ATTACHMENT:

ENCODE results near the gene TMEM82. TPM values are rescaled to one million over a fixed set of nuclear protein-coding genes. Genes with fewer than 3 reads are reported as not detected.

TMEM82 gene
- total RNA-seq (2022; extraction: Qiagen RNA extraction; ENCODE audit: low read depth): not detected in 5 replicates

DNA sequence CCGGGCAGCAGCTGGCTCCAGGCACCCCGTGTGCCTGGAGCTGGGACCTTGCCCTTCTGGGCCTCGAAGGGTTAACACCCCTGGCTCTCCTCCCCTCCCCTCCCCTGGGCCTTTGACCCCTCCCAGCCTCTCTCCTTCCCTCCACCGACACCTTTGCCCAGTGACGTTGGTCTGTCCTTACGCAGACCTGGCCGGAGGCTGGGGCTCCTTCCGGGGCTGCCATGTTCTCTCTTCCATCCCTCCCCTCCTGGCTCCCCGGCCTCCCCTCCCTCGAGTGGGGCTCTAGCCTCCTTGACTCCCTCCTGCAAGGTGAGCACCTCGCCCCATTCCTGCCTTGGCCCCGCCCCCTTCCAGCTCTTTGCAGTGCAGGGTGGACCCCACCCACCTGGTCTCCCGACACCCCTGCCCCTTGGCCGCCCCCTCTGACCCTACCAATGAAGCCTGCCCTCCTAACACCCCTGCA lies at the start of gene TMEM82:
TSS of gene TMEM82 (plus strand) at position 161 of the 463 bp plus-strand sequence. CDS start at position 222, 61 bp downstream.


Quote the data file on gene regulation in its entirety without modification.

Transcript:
ENCODE results near the gene TMEM82. TPM values are rescaled to one million over a fixed set of nuclear protein-coding genes. Genes with fewer than 3 reads are reported as not detected.

TMEM82 gene
- total RNA-seq (2022; extraction: Qiagen RNA extraction; ENCODE audit: low read depth): not detected in 5 replicates

DNA sequence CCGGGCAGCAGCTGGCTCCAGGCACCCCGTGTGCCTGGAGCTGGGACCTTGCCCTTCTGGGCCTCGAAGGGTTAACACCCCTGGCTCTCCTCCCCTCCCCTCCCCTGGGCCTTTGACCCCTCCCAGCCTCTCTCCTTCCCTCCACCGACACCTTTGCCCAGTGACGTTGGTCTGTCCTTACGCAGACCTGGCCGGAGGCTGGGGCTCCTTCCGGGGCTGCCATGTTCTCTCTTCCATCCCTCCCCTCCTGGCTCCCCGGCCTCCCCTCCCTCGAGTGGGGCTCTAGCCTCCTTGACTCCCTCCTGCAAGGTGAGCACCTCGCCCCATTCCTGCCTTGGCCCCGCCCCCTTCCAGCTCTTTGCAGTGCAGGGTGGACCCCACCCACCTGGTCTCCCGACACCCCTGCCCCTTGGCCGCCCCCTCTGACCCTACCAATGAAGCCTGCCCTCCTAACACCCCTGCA lies at the start of gene TMEM82:
TSS of gene TMEM82 (plus strand) at position 161 of the 463 bp plus-strand sequence. CDS start at position 222, 61 bp downstream.